IVES HALL—New research has confirmed that the vast majority of ILR students were drawn to their major due in part to the political ideology presented in Click, Clack, Moo: Cows That Type, Doreen Cronin’s 2000 commentary on labor relations in the American heartland.
“Click, Clack, Moo completely revolutionized my life when I first read it as a four-year-old,” said Janine Calvin ‘24. “I’ve read dozens of studies on unionization and labor policy in the US during my time at Cornell, but none have illustrated the labor movement nearly as well as Cronin did. Actually, I think Betsy Lewin did the illustrations for the story. More academics should try drawing little cows on their papers, I think it could make them a lot more fun and engaging.”
The study indicated that ILR students most resonated with the book’s themes on the necessity for workers to demand basic rights (here, electric blankets to keep the cows warm at night), the power of the collective bargaining process (the herd’s ultimate triumph at winning the blankets after withholding milk), and the struggle inherent to winning concessions from an obdurate ruling class (the resistance provided by Farmer Brown, whom respondents frequently described as a “capitalist shitpig”). Despite this far-reaching support from ILR students, however, other students in other majors were less approving of the story.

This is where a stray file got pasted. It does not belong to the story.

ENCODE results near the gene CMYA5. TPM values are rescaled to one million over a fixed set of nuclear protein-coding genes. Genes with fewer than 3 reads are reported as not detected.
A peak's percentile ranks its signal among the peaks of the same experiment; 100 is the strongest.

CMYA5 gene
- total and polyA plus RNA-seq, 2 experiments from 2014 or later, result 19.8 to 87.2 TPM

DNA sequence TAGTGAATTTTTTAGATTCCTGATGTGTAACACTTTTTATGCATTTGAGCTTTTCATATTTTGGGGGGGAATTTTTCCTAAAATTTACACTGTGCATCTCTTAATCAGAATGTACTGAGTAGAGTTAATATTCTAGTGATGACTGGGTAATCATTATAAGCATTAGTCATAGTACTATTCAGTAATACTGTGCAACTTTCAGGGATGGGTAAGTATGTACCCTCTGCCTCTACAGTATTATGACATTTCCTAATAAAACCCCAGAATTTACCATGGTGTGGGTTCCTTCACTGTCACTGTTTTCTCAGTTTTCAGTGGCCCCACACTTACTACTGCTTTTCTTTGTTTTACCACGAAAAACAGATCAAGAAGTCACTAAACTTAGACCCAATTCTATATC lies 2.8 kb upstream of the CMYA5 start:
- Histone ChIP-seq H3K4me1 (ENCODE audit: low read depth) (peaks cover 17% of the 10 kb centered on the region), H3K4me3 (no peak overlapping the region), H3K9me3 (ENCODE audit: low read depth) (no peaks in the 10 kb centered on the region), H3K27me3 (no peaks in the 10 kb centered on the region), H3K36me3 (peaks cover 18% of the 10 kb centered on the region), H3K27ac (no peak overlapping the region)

“That book is absolute bullshit—and listen, I know a thing or two about bull shit,” said animal science major Derrick Madison ‘23. “First of all, cows can’t fucking type. This is, like, Animal Science 101 over here, I swear we learned that on the first day. And while it’s true that if the cows could communicate in English, they would indeed request electric blankets, I don’t buy for a minute that the ducks would ask for a diving board for their pond. They can fly, they could just dive into the water if they wanted to! God, it’s so fucking stupid. How all those ILR dumbasses can see past these obvious failings is beyond me.”
The study noted that the other 24% of ILR students felt that Farmer Brown acted well within his rights and that the cattle should have been forced to pull themselves up by their hoofstraps or risk being turned into beef.